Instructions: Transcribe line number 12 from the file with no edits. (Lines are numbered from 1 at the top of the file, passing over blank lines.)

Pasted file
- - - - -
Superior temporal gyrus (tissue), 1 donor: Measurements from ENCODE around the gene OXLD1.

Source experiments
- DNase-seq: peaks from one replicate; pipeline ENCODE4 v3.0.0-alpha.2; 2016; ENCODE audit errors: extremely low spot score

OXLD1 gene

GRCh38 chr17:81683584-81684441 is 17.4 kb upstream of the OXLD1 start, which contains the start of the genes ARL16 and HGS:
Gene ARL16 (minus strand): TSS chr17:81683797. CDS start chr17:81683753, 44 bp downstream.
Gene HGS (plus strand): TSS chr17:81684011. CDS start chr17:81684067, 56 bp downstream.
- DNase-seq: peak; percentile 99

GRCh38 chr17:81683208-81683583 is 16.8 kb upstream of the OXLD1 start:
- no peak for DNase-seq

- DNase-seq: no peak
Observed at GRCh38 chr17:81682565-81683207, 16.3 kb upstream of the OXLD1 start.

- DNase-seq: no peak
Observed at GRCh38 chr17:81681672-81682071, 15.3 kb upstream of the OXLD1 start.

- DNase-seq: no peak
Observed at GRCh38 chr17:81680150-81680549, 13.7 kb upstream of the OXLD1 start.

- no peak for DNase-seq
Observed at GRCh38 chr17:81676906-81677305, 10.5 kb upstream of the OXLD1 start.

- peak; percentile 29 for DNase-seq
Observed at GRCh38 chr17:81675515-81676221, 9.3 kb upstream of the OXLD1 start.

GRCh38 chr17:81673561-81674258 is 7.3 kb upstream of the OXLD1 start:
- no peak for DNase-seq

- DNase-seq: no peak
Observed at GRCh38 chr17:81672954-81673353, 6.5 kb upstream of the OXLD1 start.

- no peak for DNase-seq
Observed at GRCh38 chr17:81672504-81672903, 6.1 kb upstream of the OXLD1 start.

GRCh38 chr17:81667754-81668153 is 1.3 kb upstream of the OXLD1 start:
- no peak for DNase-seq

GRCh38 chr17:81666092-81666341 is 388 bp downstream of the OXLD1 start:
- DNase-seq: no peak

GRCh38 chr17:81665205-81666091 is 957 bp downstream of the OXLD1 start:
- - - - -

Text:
Observed at GRCh38 chr17:81682565-81683207, 16.3 kb upstream of the OXLD1 start.